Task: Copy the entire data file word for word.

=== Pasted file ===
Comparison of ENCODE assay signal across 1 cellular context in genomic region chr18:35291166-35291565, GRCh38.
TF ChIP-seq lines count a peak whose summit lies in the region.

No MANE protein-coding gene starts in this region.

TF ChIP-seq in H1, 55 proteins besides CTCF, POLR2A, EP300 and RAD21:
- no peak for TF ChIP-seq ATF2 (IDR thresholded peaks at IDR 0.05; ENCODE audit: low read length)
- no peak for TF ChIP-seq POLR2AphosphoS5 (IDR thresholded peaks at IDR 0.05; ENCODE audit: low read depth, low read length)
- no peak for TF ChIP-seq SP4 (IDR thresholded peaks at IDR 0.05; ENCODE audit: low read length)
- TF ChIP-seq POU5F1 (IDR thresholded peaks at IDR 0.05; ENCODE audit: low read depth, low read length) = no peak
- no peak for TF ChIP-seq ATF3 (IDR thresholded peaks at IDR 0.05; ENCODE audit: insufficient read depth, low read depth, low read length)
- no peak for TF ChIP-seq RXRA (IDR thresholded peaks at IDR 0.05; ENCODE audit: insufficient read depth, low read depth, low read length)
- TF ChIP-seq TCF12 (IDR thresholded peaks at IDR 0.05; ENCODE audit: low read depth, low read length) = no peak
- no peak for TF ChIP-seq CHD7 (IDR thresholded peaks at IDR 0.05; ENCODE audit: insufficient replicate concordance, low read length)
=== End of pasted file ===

Comparison of ENCODE assay signal across 1 cellular context in genomic region chr18:35291166-35291565, GRCh38.
TF ChIP-seq lines count a peak whose summit lies in the region.

No MANE protein-coding gene starts in this region.

TF ChIP-seq in H1, 55 proteins besides CTCF, POLR2A, EP300 and RAD21:
- no peak for TF ChIP-seq ATF2 (IDR thresholded peaks at IDR 0.05; ENCODE audit: low read length)
- no peak for TF ChIP-seq POLR2AphosphoS5 (IDR thresholded peaks at IDR 0.05; ENCODE audit: low read depth, low read length)
- no peak for TF ChIP-seq SP4 (IDR thresholded peaks at IDR 0.05; ENCODE audit: low read length)
- TF ChIP-seq POU5F1 (IDR thresholded peaks at IDR 0.05; ENCODE audit: low read depth, low read length) = no peak
- no peak for TF ChIP-seq ATF3 (IDR thresholded peaks at IDR 0.05; ENCODE audit: insufficient read depth, low read depth, low read length)
- no peak for TF ChIP-seq RXRA (IDR thresholded peaks at IDR 0.05; ENCODE audit: insufficient read depth, low read depth, low read length)
- TF ChIP-seq TCF12 (IDR thresholded peaks at IDR 0.05; ENCODE audit: low read depth, low read length) = no peak
- no peak for TF ChIP-seq CHD7 (IDR thresholded peaks at IDR 0.05; ENCODE audit: insufficient replicate concordance, low read length)